The Sphere isn't just an enormously bright structure sitting on the Las Vegas skyline anymore; now it's open to the public — specifically to U2 listeners — and is taking the concert world to new heights ... literally.
Instead of just boasting a wraparound LED screen on its outside — turning itself into a basketball, a blinking eye and other spherical objects in recent months — the $2.3 billion Sphere is now creating that same effect on the inside, with floor-to-ceiling graphics surrounding concertgoers in 160,000-square-feet of immersive visuals.
These high-tech features were seen for the first time Friday when U2 headed the venue's grand opening, marking the band's first show of its three-month residency there.
The two-hour set inside the 366-foot-tall and 516-foot-wide arena featured visuals unlike most other concerts, with kaleidoscope images and lifelike helicopters zooming around the starlit screens in the world's largest spherical structure.
More than 18,000 fans, including celebrities like Oprah and Matt Damon, were there to see the larger than life performance, with U2 band members sometimes appearing as tall as buildings in front of attendees.
Bono once stared at this larger version of himself on the screen after commenting on the "fancy pad." And after covering a song by The Beatles, as Paul McCartney sat in the audience, Bono acknowledged the Sphere's owner James Dolan for leading a new era of the live concert experience.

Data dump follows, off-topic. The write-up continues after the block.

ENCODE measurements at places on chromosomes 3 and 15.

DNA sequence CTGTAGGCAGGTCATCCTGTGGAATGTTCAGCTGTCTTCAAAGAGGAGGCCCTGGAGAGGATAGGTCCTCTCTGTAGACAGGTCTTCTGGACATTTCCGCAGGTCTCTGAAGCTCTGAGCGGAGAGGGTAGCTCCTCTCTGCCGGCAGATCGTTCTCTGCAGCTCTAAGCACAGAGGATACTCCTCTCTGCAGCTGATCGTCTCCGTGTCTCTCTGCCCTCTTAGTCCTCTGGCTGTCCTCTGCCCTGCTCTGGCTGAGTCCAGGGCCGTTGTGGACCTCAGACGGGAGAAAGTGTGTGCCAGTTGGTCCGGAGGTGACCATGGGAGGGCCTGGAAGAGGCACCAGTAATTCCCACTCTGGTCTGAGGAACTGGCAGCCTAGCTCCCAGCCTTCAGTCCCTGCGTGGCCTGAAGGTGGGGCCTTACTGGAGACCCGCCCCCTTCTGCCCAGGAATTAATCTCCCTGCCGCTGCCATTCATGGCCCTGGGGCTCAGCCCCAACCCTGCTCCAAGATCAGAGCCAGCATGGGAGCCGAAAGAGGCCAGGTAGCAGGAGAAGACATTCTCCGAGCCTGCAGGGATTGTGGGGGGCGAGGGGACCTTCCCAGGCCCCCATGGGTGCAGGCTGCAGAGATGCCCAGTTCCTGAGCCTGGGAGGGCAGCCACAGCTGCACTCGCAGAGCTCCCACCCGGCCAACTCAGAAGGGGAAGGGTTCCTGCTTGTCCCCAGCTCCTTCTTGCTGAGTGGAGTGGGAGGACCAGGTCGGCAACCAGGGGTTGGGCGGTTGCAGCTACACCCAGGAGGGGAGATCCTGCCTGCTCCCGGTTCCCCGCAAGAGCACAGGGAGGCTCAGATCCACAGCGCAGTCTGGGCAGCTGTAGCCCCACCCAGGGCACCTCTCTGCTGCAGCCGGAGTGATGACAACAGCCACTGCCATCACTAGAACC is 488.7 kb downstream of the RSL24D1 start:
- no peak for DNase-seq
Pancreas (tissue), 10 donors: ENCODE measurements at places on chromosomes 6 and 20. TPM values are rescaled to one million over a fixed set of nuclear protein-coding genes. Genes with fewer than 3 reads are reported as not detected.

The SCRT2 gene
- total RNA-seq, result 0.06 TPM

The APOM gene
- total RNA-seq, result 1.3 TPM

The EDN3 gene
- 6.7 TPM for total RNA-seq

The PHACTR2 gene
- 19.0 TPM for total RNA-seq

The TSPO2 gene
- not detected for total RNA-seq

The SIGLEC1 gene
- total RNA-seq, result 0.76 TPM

"I'm thinking that the Sphere may have come into existence because of Jim Dolan trying to solve the problem that The Beatles started when they played Shea Stadium," Bono said, according to the Associated Press. "Nobody could hear you. You couldn't hear yourselves. Well, the Sphere's here ... Can you hear us?"
And it seems like it's not just concertgoers "hearing" them.
Following the two weekend shows, stocks for Sphere Entertainment rose 11% Monday, according to CNBC, with videos circulating on social media surely adding to the eagerness surrounding the "next-generation space," as the company describes it.
The rest of U2's tour already sold out on Ticketmaster, but fans hoping to see the 22-time Grammy Award-winning group at the Sphere can still find tickets on secondary platforms like SeatGeek and Stubhub — just prepare to pay a pretty penny.
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